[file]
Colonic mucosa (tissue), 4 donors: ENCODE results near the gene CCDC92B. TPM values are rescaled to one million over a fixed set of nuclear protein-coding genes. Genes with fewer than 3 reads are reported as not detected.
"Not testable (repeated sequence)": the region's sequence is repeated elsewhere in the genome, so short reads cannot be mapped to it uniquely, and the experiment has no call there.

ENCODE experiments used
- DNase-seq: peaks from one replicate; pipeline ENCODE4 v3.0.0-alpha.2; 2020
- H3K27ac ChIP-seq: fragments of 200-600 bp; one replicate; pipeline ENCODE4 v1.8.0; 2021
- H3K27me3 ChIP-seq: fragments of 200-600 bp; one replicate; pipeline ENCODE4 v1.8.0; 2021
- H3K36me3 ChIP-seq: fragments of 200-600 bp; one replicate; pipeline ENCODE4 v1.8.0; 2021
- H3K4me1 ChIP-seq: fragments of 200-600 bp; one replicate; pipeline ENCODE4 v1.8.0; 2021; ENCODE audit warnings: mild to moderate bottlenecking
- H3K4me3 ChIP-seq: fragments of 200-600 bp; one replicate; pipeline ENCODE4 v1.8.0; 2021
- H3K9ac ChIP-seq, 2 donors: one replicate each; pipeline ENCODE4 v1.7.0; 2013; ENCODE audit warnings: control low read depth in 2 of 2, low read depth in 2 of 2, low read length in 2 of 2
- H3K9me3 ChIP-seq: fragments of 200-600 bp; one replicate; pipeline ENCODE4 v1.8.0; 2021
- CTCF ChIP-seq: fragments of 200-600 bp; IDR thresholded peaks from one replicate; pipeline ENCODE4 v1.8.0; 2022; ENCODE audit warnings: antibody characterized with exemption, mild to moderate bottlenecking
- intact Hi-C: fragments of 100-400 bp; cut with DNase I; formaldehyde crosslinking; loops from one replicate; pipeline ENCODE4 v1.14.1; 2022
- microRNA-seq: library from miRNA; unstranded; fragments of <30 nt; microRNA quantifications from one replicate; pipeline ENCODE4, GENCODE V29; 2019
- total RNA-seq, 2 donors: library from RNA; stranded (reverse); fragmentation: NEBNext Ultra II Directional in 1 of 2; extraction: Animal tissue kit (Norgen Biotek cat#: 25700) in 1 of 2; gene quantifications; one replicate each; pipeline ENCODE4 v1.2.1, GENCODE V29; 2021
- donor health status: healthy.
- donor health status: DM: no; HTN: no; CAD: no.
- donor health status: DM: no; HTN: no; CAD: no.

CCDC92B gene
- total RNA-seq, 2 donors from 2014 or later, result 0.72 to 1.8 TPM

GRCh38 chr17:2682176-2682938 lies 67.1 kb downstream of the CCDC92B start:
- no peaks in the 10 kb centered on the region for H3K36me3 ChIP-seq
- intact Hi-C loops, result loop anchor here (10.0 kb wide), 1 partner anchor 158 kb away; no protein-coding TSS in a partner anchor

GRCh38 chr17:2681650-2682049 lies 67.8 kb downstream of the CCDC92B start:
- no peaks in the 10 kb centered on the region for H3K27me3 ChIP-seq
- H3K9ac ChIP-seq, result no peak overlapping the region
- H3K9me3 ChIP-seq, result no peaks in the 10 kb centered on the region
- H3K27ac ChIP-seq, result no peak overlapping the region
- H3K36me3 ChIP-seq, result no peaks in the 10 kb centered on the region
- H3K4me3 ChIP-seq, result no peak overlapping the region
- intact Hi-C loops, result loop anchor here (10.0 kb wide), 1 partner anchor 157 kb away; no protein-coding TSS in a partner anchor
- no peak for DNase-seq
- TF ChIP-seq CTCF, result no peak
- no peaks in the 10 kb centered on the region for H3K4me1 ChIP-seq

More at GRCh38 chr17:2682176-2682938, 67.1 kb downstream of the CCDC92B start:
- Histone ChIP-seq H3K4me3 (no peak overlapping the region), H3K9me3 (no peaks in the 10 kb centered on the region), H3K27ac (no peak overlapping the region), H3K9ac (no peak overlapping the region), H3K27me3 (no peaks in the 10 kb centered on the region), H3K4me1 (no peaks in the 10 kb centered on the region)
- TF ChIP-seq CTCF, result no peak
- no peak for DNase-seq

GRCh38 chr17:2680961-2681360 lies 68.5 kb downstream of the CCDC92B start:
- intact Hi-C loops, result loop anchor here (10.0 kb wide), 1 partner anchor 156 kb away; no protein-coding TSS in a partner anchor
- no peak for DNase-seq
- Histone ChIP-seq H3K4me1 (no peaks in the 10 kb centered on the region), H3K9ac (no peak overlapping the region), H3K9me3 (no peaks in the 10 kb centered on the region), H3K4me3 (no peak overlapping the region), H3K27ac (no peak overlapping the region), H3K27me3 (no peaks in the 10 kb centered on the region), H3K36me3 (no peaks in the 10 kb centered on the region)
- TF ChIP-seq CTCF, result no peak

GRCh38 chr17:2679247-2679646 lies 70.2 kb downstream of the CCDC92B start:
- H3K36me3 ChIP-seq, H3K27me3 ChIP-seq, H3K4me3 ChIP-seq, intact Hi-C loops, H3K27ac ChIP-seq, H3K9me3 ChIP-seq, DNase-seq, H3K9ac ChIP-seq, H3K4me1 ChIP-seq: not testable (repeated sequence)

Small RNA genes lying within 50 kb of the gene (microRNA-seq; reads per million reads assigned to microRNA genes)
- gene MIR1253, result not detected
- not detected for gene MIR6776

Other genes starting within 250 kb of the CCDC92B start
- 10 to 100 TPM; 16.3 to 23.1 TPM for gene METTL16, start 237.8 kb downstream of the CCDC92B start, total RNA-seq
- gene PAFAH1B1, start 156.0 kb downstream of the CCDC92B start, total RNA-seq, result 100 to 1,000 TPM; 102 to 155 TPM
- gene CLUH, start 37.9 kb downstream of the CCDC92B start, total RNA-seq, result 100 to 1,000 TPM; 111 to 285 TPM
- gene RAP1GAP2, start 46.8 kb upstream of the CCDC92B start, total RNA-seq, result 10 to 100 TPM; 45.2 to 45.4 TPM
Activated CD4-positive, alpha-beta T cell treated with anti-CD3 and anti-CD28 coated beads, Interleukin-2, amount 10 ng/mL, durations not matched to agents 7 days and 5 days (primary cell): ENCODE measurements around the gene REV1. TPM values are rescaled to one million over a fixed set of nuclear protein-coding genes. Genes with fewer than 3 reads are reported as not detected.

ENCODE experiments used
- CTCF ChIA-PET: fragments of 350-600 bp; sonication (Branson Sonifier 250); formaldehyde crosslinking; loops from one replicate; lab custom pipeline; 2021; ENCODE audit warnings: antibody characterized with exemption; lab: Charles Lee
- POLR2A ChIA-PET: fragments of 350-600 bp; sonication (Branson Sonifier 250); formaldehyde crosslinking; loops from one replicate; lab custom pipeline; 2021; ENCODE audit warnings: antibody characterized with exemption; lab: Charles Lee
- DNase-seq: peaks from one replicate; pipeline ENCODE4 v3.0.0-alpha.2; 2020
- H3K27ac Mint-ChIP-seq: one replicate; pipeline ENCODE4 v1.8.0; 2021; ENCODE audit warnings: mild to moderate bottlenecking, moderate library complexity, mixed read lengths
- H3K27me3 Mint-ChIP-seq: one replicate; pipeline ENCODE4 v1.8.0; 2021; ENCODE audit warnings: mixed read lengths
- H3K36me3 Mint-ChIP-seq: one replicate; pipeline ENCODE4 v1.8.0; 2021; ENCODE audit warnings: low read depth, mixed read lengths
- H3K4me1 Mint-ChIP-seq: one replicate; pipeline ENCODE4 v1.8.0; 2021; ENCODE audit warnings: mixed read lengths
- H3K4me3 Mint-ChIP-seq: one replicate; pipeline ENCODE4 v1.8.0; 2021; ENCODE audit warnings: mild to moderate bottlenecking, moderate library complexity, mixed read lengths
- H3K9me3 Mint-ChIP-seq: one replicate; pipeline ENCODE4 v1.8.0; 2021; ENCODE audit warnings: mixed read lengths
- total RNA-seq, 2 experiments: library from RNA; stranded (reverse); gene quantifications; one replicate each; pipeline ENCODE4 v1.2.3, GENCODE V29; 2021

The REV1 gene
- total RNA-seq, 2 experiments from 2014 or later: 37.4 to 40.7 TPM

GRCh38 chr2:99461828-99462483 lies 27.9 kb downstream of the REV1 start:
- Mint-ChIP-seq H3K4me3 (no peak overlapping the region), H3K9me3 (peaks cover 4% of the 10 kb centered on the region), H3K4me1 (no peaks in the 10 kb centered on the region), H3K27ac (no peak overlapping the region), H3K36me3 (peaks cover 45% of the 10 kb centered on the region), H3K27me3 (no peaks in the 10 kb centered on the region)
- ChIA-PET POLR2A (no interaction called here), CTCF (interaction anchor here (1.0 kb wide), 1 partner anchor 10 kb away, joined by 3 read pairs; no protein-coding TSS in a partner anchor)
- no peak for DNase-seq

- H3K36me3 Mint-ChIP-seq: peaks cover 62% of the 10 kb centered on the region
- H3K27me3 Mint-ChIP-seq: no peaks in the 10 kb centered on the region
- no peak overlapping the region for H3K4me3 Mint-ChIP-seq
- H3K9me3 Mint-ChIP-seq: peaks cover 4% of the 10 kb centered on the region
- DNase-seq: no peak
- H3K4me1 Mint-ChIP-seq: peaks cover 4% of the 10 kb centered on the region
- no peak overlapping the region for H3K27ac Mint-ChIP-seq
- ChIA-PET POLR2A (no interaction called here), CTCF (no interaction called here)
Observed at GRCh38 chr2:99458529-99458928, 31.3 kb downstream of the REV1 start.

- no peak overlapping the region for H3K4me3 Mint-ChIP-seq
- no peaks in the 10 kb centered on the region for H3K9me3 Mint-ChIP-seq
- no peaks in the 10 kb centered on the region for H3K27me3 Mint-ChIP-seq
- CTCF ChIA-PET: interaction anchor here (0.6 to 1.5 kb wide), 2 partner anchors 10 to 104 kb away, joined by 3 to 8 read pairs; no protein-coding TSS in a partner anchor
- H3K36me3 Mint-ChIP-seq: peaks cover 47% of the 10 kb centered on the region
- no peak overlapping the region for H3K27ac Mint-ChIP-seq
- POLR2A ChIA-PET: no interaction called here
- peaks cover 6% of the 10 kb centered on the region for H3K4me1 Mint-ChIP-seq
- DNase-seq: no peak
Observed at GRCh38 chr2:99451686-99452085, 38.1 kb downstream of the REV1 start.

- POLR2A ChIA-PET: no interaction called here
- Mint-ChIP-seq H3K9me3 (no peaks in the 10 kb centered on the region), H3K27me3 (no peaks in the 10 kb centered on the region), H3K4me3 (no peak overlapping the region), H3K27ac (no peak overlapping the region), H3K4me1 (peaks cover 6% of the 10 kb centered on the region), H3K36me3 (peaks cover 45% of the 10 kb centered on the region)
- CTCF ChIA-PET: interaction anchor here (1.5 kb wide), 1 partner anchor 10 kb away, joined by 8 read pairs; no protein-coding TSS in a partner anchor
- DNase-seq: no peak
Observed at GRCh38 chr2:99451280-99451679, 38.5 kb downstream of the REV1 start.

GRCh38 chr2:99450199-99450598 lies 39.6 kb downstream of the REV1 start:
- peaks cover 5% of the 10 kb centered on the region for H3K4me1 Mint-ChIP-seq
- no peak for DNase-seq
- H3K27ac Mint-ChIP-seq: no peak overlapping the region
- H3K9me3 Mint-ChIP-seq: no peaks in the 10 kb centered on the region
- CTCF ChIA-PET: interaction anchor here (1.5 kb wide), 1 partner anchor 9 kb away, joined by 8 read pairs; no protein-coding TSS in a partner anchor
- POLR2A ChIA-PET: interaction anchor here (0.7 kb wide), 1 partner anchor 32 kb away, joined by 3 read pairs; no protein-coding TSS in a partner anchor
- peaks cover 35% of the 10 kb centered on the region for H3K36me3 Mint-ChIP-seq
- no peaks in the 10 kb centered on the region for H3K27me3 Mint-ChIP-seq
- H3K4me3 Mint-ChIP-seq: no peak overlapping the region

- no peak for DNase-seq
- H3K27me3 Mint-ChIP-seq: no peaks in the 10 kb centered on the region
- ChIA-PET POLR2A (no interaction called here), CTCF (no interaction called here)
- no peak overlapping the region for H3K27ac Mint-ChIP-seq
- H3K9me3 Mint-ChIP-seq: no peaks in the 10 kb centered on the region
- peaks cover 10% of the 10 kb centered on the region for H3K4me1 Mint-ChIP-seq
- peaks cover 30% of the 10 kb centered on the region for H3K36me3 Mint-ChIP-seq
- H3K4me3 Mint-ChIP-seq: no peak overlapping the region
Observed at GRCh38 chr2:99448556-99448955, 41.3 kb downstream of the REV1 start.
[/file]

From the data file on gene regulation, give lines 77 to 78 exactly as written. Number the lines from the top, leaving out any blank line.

- H3K4me1 Mint-ChIP-seq: peaks cover 4% of the 10 kb centered on the region
- no peak overlapping the region for H3K27ac Mint-ChIP-seq